Avalanche season arrived earlier than it has in recent years, an official from the Chugach National Forest Avalanche Information Center said.

For the first mile, the hike was fine and the trail was clear, Watkins said.

Soon the trail became more challenging, with snow that was thigh-deep and at times came up to their waist, they said. There was still a clear path visible from another set of hikers, and Watkins said they saw skiers in the distance, so they decided to trudge on.

They reached the cabin without any real issues, but snow began to fall steadily that evening, Watkins said. Conditions intensified around midnight, and the wind whipped the sides of the cabin through the night, Kronz said.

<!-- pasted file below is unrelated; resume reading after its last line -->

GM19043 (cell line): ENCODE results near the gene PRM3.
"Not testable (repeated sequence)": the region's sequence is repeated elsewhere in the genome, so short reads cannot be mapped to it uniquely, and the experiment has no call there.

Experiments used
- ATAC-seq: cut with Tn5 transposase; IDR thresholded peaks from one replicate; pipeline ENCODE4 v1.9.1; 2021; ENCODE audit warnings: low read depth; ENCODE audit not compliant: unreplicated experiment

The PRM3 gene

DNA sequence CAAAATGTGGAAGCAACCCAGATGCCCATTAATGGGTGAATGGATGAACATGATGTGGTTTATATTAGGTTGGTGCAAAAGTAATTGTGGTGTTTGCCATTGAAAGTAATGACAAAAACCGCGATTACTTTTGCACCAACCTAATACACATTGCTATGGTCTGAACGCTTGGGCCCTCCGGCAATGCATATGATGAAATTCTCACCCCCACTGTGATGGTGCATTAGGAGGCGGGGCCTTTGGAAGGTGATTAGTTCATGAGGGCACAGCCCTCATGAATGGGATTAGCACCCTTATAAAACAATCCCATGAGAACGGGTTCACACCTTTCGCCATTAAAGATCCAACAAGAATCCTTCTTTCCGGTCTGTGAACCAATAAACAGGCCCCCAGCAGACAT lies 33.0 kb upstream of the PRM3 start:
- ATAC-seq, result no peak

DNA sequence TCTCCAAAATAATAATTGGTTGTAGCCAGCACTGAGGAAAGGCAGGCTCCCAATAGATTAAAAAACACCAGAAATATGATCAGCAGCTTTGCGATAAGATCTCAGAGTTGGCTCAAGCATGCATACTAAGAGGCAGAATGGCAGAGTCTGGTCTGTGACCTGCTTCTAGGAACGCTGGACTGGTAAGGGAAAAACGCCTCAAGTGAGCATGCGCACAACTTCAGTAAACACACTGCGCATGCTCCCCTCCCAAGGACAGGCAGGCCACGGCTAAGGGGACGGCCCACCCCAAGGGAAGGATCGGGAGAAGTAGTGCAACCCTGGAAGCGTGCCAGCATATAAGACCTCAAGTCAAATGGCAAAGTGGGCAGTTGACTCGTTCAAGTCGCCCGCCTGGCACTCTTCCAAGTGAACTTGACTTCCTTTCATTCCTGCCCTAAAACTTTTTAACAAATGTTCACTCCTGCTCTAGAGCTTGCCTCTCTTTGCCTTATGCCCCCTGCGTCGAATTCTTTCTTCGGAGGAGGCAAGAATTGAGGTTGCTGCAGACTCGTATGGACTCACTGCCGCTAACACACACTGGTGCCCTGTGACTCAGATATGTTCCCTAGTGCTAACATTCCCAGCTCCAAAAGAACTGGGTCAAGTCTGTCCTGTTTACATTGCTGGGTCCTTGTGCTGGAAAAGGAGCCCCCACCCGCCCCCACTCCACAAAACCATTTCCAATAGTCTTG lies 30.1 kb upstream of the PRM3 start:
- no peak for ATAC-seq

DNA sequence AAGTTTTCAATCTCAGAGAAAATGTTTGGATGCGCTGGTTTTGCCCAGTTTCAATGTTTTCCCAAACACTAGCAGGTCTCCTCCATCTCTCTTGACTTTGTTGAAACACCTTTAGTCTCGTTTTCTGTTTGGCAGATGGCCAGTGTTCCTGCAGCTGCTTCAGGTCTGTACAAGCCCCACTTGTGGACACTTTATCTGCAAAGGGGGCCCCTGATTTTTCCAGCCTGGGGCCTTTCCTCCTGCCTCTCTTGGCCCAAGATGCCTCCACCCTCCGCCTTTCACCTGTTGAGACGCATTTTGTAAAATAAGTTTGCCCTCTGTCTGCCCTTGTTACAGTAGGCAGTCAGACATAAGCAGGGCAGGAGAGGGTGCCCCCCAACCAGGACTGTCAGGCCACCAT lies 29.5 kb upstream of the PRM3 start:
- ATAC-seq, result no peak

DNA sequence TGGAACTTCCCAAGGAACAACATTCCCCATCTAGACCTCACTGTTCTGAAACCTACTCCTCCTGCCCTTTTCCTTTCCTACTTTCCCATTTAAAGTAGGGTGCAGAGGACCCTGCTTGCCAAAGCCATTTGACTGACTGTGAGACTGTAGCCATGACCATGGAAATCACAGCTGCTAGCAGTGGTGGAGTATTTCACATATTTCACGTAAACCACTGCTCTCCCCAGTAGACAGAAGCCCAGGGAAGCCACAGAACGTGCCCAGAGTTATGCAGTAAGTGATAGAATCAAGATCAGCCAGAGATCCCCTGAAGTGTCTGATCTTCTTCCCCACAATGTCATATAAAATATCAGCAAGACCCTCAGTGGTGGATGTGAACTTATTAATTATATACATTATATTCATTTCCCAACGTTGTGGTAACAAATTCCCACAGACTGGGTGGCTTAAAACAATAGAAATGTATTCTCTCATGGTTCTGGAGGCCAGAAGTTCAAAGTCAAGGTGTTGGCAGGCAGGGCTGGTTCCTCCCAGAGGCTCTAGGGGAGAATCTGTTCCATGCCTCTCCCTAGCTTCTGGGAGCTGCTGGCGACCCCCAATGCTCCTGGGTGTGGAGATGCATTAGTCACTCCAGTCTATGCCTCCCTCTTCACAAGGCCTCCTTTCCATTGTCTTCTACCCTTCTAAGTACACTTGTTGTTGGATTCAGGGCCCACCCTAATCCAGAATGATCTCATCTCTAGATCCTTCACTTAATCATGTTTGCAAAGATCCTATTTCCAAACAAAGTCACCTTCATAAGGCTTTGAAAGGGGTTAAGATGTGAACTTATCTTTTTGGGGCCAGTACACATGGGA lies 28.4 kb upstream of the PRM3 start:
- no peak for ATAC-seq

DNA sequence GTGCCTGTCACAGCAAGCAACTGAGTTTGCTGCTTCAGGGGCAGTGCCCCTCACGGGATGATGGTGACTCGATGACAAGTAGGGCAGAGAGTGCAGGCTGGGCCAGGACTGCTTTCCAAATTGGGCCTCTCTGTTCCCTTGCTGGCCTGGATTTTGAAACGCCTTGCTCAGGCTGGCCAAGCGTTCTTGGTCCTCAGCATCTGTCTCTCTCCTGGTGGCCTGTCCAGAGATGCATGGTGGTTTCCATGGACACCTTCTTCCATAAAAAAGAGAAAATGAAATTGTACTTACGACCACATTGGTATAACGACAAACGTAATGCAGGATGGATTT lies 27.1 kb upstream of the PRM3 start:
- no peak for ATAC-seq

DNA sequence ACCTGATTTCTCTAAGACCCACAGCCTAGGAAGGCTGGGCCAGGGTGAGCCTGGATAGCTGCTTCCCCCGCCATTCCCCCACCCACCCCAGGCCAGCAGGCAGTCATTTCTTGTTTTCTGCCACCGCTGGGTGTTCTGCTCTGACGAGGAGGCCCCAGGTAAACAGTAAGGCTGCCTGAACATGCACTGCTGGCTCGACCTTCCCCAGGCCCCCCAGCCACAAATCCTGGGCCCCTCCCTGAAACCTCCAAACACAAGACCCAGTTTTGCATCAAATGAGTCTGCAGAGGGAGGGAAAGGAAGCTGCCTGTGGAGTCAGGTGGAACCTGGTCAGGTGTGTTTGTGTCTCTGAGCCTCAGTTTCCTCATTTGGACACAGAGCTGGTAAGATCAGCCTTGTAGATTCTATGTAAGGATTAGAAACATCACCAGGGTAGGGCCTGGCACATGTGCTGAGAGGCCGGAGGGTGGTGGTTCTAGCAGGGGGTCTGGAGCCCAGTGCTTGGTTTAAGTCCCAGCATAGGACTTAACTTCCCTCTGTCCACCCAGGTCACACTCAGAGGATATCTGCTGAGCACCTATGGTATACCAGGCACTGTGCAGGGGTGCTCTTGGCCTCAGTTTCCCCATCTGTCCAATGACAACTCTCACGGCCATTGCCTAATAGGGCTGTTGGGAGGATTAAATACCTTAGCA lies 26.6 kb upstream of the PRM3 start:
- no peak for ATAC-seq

By morning, the trails they'd walked in on were completely blown over. Visibility was low, so they decided to wait a bit to see if things would improve, according to Watkins.

But a few hours later, conditions were nearly whiteout.

With no cell service and only enough kerosene and supplies for the planned one-night stay, Watkins and Kronz decided to head out. They feared that if they stayed, they would be stranded until they could be rescued.

"The only real check-in we had was at the beginning of the trail. We wrote that we are going to be back in the morning," Watkins said. "We also didn't want to stay because we didn't really tell enough people where we were going to be."